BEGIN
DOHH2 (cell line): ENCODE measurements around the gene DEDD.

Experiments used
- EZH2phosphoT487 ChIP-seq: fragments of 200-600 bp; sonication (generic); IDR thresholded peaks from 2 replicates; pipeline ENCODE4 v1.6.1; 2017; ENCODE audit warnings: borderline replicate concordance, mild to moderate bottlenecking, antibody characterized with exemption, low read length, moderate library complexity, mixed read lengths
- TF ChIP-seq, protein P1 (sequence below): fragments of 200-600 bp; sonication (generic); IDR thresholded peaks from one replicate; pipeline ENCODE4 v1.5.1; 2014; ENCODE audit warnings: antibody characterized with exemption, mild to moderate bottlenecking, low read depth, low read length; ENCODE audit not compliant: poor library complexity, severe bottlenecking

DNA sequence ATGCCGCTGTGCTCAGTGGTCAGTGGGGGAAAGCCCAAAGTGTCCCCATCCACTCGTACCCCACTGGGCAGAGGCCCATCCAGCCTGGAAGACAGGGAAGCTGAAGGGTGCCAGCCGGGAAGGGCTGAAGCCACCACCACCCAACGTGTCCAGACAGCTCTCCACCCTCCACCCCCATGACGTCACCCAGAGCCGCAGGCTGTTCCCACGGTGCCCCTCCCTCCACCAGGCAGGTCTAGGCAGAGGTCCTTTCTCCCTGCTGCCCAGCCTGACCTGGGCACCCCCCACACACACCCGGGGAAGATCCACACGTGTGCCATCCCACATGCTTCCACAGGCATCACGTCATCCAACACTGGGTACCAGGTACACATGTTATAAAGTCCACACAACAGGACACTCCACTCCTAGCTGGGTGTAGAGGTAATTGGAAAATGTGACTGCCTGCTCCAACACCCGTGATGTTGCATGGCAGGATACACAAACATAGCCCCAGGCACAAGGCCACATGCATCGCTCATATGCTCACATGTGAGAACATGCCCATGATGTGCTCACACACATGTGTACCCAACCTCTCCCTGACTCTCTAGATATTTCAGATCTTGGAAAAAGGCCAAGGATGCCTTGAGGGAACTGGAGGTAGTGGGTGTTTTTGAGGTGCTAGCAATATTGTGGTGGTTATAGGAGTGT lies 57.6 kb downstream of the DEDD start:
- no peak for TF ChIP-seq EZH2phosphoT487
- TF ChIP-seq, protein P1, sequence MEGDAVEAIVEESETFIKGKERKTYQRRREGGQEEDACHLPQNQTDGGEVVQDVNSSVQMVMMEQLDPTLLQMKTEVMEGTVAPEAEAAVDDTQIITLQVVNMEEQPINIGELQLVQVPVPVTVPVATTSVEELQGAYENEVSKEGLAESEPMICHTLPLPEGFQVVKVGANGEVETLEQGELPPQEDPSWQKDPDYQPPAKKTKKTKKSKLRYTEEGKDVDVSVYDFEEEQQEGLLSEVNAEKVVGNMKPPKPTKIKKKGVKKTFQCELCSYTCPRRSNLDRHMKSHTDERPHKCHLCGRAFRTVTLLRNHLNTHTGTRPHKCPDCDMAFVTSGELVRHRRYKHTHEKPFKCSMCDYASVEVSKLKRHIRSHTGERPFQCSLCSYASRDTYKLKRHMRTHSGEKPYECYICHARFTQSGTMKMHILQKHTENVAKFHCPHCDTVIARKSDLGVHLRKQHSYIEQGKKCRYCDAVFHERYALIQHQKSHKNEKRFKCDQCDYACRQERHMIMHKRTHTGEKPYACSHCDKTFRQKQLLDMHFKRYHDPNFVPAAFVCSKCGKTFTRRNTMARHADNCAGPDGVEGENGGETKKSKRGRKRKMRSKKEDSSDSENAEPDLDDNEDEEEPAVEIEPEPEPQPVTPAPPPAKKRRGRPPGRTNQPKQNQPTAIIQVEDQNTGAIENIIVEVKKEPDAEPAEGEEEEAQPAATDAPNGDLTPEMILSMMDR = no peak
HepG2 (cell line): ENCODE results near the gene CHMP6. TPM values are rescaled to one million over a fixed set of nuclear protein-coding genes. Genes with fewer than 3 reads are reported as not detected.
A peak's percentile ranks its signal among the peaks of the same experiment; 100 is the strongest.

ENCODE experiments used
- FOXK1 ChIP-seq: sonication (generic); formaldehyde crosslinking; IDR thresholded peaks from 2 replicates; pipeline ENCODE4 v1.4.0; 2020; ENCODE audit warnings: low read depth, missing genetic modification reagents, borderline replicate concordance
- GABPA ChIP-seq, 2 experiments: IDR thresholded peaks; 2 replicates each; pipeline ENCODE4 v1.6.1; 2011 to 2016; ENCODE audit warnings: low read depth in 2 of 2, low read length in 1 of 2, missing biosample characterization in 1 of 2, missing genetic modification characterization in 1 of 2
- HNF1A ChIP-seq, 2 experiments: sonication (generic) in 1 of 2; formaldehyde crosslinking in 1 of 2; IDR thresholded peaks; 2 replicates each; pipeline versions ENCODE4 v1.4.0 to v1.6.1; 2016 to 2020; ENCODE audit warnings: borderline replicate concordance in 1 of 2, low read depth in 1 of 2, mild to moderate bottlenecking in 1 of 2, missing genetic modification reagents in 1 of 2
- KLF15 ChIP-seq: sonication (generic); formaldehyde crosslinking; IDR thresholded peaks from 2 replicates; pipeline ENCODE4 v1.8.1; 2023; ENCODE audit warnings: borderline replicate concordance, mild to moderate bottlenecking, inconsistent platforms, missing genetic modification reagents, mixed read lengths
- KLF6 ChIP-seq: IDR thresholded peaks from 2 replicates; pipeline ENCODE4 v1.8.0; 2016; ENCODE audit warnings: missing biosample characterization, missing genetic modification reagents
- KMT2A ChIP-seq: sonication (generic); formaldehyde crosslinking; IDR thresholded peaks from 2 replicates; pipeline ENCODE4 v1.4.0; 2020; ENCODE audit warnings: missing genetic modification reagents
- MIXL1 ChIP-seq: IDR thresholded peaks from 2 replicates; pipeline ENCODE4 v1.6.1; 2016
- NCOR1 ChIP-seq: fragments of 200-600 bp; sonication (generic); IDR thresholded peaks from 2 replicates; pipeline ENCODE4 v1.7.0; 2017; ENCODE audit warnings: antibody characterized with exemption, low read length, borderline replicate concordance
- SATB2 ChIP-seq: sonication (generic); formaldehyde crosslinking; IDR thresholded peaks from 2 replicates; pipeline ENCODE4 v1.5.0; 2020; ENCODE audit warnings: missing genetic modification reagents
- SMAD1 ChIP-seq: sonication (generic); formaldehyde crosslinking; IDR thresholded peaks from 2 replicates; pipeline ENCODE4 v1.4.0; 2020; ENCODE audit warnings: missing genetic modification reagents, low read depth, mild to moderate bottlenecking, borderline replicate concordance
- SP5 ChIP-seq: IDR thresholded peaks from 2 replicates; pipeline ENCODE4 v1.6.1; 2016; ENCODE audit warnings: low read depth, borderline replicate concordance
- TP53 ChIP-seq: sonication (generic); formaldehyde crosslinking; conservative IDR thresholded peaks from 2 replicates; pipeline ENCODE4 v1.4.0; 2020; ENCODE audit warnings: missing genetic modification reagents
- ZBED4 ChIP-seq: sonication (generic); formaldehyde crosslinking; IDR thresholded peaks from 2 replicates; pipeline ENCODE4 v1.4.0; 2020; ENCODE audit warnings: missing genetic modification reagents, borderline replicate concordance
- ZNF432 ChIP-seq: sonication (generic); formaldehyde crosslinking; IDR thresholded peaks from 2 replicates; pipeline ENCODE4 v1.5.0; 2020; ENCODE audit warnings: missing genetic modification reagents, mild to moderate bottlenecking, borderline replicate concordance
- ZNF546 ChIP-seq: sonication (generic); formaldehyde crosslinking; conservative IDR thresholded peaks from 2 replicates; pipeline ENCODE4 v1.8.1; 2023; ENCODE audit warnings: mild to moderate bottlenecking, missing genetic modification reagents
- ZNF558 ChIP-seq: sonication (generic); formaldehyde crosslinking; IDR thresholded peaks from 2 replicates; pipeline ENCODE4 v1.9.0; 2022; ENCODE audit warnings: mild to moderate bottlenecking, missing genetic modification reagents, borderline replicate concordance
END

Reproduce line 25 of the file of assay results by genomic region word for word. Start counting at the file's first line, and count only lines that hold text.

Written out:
- ZNF546 ChIP-seq: sonication (generic); formaldehyde crosslinking; conservative IDR thresholded peaks from 2 replicates; pipeline ENCODE4 v1.8.1; 2023; ENCODE audit warnings: mild to moderate bottlenecking, missing genetic modification reagents